Managing a team of gamers

How easy is it manage a group of gamers professionally?
31 May 2019

Interview with 

Jon Winkle, Managing Director of epic.LAN


A gamer at a computer


What does it take to run a team that plays all kinds of different games professionally. Jon Winkle is the managing director of epic.LAN. They put on eSports events. Jon also manages players.

Jon - We’ve been organising LAN parties since my university days back in 2003. Yes I know ran the first little event Village Hall is a typical LAN party was back then played games since as soon as I could have a computer as soon as I was allowed on I think it was an Atari ST for anybody who remembers that as well as I can, then next console was the SEGA Master System. I've carried on playing since then. I'm no better than I was! I prefer to sit back and organise things now instead of playing now.

Chris - If people haven't heard of a LAN party before LAN stands for local area network which means that you basically in the old days which I think you're allowed to say now you'd sort of hook up your consoles together you would literally sit in the same room as people and you would game against them. Nowadays it's a little bit more complicated of course with the advent of the Internet and things like that you can do it on your own in your bedroom which I get I sometimes feel is a bit less social because it's nice to actually see people face to face. Don't you think.

Jon - Exactly. I think people thought when the Internet grew and capacities weren't opened up that LAN parties would die off. They're still growing even now despite people having huge internet speeds in their house ours is growing year on year. The UK the largest LAN party in the UK has about 3000 people worldwide. There are LAN parties up to about ten thousand people exactly like you say. You can’t substitute that play and face to face thing your opponents across the row having a bit of banter between between the opponents as well when you get a good kill you don't get that when you playing online from home.

Chris - What are some of the big games in the scene nowadays because you know people used to play things like Goldeneye multiplayer four controllers you know. That was almost seen as the definitive game that you had to play but what is it nowadays that people like to play either in a LAN setting or even just online from an eSports point of view.

Jon - You top titles that moment Counter-Strike is still going strong. It's now Counter-Strike Global Offensive. But that said many iterations in the past Dota 2 which is a mobile game is still huge from a viewer point of view. League of Legends is growing again in the UK and then there's the obvious current titles and we're trying to watch where they go from an eSports point of view you likes a Fortnite they've got an emerging sports scene so we're keeping our eye on those to see where they go in the future as well.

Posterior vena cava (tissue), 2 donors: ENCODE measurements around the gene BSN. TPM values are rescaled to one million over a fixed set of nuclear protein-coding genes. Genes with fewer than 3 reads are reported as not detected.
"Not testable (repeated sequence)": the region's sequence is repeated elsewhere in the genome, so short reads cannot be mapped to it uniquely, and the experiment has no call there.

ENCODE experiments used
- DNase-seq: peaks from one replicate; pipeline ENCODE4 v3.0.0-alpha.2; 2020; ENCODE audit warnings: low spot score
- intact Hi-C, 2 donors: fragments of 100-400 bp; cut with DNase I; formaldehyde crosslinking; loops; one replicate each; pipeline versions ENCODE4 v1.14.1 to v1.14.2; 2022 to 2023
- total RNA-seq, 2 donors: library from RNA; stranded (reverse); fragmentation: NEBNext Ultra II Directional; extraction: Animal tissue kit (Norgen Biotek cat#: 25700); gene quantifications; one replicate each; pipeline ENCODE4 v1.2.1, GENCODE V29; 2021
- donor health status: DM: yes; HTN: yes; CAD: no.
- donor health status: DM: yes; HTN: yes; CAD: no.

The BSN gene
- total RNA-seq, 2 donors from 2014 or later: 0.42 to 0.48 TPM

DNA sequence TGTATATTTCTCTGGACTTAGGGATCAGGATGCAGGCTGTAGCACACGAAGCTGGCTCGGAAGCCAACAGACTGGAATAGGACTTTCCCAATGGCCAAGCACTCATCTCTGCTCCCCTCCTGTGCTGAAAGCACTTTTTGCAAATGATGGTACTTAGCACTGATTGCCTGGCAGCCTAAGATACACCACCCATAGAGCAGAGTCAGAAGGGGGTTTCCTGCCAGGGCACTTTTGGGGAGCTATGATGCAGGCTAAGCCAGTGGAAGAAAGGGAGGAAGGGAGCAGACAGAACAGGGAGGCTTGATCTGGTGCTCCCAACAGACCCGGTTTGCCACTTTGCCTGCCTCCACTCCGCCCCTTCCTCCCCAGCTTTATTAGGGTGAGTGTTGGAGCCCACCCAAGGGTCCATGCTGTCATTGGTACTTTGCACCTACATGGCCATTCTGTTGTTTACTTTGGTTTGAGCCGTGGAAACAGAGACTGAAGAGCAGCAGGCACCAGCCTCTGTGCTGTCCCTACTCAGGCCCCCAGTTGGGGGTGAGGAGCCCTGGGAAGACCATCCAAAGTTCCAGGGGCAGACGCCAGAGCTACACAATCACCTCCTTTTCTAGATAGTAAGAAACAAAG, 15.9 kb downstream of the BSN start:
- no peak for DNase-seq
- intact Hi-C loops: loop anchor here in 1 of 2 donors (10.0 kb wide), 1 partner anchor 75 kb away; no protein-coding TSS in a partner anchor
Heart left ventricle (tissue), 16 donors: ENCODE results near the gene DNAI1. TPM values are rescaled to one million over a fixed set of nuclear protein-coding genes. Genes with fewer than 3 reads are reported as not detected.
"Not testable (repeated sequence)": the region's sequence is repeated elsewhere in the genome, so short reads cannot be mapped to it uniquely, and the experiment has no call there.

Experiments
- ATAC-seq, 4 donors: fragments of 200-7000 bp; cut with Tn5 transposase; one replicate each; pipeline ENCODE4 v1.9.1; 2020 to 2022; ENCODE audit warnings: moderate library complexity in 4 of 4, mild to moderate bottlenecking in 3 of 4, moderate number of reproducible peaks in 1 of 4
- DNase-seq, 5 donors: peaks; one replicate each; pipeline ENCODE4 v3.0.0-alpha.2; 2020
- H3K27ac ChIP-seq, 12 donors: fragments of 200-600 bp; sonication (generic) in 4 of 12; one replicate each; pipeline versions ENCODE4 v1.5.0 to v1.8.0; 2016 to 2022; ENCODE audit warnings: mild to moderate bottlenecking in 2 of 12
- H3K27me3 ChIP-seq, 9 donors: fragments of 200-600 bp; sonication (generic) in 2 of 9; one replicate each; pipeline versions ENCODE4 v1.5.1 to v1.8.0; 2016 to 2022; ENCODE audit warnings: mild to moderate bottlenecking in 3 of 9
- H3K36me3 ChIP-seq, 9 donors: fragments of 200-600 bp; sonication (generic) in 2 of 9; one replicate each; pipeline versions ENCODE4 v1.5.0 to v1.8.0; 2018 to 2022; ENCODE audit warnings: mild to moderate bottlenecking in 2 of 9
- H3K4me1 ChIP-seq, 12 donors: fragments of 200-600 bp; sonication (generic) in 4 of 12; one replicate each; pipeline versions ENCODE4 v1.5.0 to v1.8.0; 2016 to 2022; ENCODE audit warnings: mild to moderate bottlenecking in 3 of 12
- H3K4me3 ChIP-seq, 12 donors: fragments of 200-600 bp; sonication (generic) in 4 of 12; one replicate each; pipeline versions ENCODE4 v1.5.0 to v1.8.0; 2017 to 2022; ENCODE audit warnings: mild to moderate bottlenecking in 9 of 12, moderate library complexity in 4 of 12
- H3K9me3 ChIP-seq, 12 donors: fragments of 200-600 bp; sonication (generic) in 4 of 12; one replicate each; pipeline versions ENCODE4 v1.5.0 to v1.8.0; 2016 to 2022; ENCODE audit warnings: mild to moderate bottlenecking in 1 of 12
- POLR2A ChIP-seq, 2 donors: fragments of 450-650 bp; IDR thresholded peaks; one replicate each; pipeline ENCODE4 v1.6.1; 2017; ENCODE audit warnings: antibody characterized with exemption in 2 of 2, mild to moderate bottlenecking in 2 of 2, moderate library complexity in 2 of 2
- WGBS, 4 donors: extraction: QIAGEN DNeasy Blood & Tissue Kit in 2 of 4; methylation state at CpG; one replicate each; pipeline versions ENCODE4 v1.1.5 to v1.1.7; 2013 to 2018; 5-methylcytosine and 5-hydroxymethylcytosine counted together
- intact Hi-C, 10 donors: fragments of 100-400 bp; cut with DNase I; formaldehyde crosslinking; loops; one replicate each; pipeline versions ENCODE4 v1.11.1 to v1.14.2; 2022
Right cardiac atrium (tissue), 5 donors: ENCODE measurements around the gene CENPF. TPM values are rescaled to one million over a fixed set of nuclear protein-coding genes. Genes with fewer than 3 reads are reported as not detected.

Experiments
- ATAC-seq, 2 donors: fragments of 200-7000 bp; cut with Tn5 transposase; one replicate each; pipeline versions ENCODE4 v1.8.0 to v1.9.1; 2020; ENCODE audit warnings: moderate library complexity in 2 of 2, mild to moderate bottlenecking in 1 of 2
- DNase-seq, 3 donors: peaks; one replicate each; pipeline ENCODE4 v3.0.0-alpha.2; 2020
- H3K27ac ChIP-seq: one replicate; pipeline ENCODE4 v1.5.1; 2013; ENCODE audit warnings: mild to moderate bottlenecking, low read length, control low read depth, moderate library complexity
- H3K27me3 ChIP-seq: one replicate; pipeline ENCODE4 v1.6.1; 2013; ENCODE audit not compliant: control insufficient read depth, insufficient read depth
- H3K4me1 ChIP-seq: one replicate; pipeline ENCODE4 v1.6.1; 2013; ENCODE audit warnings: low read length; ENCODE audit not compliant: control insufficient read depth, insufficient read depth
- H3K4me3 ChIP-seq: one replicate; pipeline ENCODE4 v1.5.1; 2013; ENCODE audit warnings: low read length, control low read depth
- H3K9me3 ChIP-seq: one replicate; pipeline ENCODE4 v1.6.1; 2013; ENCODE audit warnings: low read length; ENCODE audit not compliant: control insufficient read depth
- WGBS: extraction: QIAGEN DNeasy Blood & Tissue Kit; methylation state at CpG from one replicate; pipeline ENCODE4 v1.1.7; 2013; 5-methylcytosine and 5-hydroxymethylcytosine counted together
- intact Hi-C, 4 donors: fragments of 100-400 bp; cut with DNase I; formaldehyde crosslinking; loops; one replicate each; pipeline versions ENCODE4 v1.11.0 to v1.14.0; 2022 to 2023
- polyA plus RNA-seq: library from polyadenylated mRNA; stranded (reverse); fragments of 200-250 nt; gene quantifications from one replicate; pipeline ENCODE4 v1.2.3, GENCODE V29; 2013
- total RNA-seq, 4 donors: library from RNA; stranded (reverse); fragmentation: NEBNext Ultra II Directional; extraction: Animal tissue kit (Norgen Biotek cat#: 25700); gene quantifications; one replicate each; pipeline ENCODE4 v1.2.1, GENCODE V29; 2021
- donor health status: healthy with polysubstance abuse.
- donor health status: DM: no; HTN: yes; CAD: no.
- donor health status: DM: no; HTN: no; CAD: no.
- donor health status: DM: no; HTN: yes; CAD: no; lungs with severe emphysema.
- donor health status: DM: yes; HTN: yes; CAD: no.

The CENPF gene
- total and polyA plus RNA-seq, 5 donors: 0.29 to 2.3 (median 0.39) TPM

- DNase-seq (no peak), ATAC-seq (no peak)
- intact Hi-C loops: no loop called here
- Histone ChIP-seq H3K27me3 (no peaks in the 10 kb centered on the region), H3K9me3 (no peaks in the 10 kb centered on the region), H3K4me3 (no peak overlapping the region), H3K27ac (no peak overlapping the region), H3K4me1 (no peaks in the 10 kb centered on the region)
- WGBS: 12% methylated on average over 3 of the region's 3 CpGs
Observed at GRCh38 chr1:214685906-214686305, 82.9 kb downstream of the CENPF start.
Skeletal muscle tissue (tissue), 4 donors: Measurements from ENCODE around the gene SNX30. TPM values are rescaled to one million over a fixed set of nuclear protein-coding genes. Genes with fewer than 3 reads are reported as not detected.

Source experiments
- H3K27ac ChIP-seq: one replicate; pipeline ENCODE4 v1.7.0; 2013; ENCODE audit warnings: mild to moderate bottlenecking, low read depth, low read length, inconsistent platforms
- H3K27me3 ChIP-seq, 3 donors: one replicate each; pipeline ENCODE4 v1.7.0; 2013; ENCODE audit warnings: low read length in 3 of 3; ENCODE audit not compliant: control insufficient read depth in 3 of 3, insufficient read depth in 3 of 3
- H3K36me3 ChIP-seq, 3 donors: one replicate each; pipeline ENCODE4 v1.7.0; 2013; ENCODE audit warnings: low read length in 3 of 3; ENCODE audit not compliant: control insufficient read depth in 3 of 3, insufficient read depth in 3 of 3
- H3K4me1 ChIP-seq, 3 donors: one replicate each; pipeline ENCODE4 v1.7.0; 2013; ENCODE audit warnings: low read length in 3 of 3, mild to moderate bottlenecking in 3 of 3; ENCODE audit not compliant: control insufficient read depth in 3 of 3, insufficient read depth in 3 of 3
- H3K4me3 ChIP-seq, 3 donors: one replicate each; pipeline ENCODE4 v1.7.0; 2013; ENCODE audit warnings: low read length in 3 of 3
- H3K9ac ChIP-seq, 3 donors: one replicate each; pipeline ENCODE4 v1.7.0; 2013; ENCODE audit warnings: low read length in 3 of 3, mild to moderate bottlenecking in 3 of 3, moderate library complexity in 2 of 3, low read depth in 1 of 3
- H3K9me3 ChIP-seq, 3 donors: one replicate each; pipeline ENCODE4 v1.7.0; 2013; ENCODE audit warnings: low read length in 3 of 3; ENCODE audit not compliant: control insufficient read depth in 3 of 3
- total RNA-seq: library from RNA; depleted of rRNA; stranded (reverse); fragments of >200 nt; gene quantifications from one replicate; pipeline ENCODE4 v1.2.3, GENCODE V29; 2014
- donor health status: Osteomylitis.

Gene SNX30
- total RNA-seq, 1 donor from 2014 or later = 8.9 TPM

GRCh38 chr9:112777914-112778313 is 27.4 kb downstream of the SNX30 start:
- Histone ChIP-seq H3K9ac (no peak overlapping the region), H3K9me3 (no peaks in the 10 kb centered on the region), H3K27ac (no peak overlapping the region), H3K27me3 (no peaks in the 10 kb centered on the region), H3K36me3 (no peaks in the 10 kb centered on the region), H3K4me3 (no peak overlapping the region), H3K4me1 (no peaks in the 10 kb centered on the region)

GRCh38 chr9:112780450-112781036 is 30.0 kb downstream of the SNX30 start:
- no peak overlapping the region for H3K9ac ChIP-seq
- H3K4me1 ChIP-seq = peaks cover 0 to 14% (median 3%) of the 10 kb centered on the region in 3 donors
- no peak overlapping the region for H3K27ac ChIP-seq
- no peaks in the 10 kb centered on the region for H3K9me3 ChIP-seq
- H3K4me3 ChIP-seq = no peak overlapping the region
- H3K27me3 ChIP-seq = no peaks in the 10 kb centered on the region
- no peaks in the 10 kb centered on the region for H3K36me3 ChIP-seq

Chris - Have you seen a spurt in interest since the advent of games like Fortnite particularly because I've personally noticed playing quite a lot of games myself, there seemed to be before Fortnite where you had a lot of Starcraft 2, League even was quite big stuff like that but then you've sort of got post Fortnite where you've got like really quite young kids 12 13 14 really interested in this kind of thing now. Have you noticed a resurgence almost?

Jon - I think there was like footnotes that have made EA Sports a little bit more mainstream. I'd say FIFA is having a similar effect as well it's getting more eyes onto a sports in general and then once people are watching things like Twitch for their favourite Fortnite players they're then being exposed to other games that are perhaps more competitive from an esports perspective. Worldwide the biggest prize pool in 2018 was twenty five and a half million dollars for a pro tournament. There were two tournaments that took place in the UK last year. That each had a million dollars prize pool, one for Counter-Strike one for Dota 2 in London and Birmingham. So yes that eSports is a career as a player as an option but there are loads of other career options as well that people don't necessarily realize from commentators, stage hosts backstage stuff even people who are interested in gaming but who perhaps want to pursue careers in finance and marketing all of those traditional jobs exist in eSports as well for people looking for careers.


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